Connect with us


Adding colour and texture to your garden



By Debby Looney, gardening expert

After a long winter of bare trees and boring evergreens, we all long for colour with flowers everywhere, and each available space filled with blooms.

However, if you are like me, once June comes around, the colour already becomes a bit much. But, it is there, the work in planting has been done, the expense of the plants has been spent, so there is nothing for it but to sit and enjoy it… or, in my case, regret the fact that I could not stop myself every time saw a pretty flower!

Last year I was very strict with myself and stuck to a theme. Initially, in spring, yellow is so cheerful which generally leads me to buy a lot of yellow daisies, begonias and bidens…and then, come summer, I think it all looks like the dandelions I am cursing in the garden! So, a plan was needed and pink was my theme. This year, I am going to incorporate a lot of foliage plants as breaking the colour will give a more peaceful, calm look to the whole garden. I am envisaging large, blue hosta leaves like those of ‘Elegans’, or ‘Blue Angel’ as a foil for cream coloured flowers such as Nemesia or viola. Fatsia will make a great backdrop for any colour with its glossy, dark green leaves. Bamboo and grasses also provide breaks from colour, while variegated grasses will add movement and limited colour.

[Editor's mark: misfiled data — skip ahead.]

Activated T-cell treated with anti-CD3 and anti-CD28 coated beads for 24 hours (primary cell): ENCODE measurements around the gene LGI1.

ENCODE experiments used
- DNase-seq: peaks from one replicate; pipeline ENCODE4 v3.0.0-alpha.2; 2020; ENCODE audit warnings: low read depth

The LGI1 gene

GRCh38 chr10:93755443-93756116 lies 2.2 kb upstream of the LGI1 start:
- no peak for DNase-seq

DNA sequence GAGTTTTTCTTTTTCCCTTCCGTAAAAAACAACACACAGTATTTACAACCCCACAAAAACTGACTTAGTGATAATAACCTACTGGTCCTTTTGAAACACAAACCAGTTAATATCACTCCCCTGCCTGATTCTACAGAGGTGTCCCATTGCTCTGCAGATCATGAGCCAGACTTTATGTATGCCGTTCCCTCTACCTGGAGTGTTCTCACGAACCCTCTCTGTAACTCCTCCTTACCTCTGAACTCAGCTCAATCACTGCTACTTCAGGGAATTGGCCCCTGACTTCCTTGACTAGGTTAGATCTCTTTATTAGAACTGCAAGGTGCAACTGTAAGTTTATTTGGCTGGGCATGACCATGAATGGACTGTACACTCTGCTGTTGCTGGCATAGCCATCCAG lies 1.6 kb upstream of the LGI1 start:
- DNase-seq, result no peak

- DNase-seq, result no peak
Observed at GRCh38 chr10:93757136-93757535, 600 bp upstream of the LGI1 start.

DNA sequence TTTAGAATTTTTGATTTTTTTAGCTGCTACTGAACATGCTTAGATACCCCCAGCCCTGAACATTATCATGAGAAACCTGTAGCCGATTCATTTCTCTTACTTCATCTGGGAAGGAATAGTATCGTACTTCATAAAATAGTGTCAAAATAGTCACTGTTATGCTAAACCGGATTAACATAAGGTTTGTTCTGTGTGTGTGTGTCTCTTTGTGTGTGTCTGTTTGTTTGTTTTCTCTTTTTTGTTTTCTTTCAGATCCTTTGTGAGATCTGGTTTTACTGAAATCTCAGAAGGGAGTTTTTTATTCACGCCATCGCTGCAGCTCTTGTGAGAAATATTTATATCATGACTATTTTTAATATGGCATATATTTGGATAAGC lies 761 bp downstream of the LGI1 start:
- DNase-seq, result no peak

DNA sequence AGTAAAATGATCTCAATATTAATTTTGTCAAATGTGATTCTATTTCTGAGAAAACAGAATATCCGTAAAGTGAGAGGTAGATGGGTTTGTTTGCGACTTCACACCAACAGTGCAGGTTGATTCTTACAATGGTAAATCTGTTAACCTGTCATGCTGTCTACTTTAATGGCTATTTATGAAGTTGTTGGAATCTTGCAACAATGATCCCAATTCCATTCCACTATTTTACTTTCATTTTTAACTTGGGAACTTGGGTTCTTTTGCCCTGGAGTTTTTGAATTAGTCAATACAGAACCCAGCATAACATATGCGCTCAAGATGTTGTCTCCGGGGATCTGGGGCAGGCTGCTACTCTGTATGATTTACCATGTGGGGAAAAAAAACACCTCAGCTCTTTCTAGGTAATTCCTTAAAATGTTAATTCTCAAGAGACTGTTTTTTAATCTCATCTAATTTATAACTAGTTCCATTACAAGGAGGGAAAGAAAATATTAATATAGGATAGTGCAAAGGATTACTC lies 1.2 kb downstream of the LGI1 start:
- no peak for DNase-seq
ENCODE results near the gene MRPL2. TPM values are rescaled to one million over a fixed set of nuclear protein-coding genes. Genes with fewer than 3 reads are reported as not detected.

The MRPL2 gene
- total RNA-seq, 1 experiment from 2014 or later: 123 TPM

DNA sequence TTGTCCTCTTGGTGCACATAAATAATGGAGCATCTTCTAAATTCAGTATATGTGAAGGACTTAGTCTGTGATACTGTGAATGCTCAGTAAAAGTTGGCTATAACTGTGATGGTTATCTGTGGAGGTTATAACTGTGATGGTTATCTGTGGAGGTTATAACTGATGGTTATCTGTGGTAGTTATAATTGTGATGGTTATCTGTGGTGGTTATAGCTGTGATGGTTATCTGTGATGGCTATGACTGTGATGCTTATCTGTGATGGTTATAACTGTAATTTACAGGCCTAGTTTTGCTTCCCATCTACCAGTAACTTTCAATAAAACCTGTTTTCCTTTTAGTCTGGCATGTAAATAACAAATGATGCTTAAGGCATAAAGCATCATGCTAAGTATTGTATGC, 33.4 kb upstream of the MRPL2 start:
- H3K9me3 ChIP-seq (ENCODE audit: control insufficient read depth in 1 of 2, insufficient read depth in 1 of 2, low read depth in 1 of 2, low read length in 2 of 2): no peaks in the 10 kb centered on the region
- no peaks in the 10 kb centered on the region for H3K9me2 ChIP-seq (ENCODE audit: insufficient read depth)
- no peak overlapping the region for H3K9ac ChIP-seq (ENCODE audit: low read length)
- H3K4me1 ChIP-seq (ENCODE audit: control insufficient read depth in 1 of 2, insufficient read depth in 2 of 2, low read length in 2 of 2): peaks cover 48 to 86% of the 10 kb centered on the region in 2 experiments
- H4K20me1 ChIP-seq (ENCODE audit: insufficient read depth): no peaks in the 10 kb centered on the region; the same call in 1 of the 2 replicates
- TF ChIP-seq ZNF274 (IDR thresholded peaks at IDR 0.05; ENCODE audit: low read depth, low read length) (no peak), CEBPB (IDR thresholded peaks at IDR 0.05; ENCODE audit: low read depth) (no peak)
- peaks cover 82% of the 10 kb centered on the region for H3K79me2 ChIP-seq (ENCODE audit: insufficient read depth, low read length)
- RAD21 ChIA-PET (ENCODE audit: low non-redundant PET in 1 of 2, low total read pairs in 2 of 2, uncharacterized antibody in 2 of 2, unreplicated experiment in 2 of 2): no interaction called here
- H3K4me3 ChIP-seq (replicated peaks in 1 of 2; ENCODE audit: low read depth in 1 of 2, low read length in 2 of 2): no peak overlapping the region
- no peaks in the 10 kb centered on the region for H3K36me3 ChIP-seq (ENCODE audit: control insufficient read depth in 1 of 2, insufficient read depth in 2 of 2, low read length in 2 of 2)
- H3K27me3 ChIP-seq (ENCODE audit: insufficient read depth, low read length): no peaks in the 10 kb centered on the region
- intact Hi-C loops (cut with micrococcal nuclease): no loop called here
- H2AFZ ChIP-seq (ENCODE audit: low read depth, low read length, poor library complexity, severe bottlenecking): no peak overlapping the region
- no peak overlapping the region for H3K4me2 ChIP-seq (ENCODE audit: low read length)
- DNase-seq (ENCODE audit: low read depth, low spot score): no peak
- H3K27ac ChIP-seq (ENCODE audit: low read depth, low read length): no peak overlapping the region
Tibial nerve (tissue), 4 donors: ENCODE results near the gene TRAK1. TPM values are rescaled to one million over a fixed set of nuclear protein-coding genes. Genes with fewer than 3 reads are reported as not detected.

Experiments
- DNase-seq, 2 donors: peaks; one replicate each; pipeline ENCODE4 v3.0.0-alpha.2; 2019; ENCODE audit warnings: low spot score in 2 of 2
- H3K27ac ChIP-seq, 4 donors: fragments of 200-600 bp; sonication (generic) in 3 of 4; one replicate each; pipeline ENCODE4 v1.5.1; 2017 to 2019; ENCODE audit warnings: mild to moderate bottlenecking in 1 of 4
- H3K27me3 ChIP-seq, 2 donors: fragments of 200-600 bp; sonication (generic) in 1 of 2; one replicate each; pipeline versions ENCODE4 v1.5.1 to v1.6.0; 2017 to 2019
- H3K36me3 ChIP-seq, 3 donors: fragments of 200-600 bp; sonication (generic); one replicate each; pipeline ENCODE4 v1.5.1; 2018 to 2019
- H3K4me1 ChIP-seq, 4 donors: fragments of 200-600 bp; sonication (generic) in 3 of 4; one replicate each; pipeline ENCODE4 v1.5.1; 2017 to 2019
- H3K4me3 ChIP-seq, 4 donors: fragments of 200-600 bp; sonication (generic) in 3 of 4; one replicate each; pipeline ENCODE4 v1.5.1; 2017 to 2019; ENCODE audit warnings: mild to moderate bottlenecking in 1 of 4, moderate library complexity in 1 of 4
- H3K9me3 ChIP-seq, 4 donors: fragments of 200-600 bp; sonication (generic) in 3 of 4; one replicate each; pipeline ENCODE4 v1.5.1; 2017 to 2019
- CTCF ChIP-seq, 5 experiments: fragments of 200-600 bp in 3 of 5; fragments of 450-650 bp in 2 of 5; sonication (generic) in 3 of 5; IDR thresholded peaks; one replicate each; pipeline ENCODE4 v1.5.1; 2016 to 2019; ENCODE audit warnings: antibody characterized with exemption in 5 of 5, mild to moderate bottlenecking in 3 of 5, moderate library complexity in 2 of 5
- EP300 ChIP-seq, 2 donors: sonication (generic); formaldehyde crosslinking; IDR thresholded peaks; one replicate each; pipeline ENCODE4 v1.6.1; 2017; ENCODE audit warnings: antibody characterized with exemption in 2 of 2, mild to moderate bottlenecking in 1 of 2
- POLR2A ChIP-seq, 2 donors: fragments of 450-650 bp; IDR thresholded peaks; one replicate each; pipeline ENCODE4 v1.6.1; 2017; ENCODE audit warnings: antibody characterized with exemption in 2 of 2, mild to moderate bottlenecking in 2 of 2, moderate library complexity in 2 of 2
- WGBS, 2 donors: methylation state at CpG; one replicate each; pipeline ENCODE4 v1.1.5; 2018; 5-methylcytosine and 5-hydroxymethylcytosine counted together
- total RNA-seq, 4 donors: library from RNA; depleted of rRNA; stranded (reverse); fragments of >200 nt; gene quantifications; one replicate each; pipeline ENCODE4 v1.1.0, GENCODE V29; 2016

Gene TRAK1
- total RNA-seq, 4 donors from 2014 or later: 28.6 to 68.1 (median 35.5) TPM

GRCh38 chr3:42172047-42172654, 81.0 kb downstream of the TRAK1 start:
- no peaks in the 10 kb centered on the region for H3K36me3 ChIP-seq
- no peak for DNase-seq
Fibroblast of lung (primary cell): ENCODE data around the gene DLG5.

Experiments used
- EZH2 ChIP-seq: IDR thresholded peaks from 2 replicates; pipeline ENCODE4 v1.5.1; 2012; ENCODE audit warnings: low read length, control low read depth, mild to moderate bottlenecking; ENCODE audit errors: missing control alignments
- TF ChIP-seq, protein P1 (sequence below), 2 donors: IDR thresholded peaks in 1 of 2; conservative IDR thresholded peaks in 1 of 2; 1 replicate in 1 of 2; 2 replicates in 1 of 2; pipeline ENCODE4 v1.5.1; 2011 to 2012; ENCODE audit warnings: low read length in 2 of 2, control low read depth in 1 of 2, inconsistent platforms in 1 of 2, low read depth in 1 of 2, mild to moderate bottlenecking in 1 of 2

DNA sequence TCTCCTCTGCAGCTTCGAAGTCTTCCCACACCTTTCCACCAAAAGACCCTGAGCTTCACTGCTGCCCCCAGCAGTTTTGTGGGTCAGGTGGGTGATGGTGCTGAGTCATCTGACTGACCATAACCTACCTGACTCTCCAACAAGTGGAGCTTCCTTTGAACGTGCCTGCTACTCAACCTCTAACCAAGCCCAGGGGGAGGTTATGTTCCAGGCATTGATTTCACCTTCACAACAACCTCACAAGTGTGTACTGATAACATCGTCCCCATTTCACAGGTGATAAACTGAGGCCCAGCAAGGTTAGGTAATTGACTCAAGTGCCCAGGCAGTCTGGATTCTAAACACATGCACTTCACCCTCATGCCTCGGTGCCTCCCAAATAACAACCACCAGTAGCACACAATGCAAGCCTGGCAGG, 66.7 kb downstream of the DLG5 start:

Creating pots and garden displays with a mixture of greenery and flower allows the eye and mind to appreciate better what it sees, creating a much more coherent feel to any garden. Interspersing structural plants such as Fatsia, Canna, Acanthus or even banana plants will give the eye something to focus on, and conversely, will make what is around them much more significant. Large leaves will add this structure, whereas grasses, bamboos, miscanthus and smaller foliaged plants such as Diosma or some smaller acacia varieties, will add movement and gentleness.

Ferns are also a fantastic addition to summer pots. They come in a large selection of foliage shapes and colours, and are unfortunately often forgotten. Like hosta (though not variegated ones, as they will lose their variegation), ferns are ideal for a shady spot. Paired with fuchsia or begonias or busy lizzies, they are the ideal plants for west or north facing pots.

An alternative way to create cohesion in your pot display is by repeating plants and colours. Focus on one main flower, and one main filler. For example, I think cream coloured calendulas, which now also come as low growing spreaders, are ideal for filling gaps. Cream is a warm, yet neutral colour which retreats into the background allowing other colours to pop. White on the other hand tends to leap forward, and should be avoided as a background colour. There are many books and articles written on the theory of colour and texture, but if you stick to the ‘less is more’ rule, you cannot go wrong!

Continue Reading


Top awards for innovative students

By Michelle Crean Killarney students proved that their projects can make a positive impact after being honoured at the Young Social Innovators of the Year Ireland (YSI) Awards. The five […]




By Michelle Crean

Killarney students proved that their projects can make a positive impact after being honoured at the Young Social Innovators of the Year Ireland (YSI) Awards.